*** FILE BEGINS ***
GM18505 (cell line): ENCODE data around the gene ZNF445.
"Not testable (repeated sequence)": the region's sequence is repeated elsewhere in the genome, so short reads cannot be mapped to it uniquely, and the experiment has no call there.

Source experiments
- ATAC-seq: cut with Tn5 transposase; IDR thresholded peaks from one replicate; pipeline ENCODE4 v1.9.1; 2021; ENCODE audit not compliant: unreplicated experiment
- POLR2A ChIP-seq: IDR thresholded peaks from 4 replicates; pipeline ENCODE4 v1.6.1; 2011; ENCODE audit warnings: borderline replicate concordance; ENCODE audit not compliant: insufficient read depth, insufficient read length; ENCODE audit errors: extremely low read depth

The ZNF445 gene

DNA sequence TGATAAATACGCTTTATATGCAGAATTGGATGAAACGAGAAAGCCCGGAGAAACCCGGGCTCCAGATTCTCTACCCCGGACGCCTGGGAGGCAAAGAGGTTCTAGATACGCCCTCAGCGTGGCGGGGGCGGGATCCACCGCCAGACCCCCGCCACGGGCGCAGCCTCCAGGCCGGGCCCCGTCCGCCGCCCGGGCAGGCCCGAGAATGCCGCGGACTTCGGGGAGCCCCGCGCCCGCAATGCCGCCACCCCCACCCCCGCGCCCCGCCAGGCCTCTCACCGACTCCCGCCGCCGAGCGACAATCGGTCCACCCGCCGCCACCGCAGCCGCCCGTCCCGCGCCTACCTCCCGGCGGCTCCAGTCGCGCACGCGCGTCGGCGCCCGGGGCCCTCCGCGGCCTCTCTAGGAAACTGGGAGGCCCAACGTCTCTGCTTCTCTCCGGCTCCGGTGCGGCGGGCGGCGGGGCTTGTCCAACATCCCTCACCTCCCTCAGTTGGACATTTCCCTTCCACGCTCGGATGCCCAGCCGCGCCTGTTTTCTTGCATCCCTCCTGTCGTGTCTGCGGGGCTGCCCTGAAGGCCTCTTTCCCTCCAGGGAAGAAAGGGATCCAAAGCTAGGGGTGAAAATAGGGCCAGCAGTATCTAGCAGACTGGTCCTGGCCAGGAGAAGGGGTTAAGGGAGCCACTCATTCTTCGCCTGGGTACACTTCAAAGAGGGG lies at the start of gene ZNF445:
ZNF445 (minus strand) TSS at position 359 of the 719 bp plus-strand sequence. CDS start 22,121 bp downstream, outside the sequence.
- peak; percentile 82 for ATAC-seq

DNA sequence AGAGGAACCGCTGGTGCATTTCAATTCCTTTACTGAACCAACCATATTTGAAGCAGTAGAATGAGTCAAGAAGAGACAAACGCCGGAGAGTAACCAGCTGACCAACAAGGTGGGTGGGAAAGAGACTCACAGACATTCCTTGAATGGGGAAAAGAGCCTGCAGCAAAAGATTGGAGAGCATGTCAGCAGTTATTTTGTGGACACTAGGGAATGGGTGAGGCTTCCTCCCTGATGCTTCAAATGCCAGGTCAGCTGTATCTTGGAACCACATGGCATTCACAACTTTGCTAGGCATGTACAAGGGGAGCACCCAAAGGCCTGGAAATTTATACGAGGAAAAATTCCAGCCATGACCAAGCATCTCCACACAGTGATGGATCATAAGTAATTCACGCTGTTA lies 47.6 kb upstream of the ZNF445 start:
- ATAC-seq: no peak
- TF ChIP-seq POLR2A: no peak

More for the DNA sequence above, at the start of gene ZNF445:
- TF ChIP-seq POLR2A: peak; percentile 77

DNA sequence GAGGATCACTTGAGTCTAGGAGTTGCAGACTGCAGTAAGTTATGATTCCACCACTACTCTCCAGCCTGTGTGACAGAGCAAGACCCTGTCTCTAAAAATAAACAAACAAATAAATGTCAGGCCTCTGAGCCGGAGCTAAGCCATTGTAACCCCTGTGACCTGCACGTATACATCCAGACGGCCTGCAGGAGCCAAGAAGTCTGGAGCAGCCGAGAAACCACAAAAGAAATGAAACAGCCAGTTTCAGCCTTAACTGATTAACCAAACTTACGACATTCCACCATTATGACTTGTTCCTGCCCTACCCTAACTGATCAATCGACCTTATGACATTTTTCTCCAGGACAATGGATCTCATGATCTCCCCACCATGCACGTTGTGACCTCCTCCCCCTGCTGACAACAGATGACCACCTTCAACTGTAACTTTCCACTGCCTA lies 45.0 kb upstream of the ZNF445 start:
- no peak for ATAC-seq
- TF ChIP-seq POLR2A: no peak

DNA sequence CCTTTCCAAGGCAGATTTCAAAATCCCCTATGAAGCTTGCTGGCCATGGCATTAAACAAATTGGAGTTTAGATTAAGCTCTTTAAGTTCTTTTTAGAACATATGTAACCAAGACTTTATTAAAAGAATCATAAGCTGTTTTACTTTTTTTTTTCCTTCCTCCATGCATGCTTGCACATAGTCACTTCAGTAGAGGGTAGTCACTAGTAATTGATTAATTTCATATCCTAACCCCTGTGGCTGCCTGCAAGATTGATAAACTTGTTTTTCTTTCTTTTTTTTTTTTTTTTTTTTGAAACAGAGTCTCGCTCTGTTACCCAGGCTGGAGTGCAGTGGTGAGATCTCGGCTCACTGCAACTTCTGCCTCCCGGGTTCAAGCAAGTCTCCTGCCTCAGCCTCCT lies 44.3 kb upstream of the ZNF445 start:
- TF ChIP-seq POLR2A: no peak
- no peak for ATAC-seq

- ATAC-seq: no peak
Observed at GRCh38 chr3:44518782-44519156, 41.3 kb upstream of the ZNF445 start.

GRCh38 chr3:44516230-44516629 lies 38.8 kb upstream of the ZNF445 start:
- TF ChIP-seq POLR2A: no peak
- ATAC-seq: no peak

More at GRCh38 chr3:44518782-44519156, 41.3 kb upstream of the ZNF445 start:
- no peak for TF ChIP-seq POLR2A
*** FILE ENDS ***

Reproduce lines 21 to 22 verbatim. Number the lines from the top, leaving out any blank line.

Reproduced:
- ATAC-seq: no peak
Observed at GRCh38 chr3:44518782-44519156, 41.3 kb upstream of the ZNF445 start.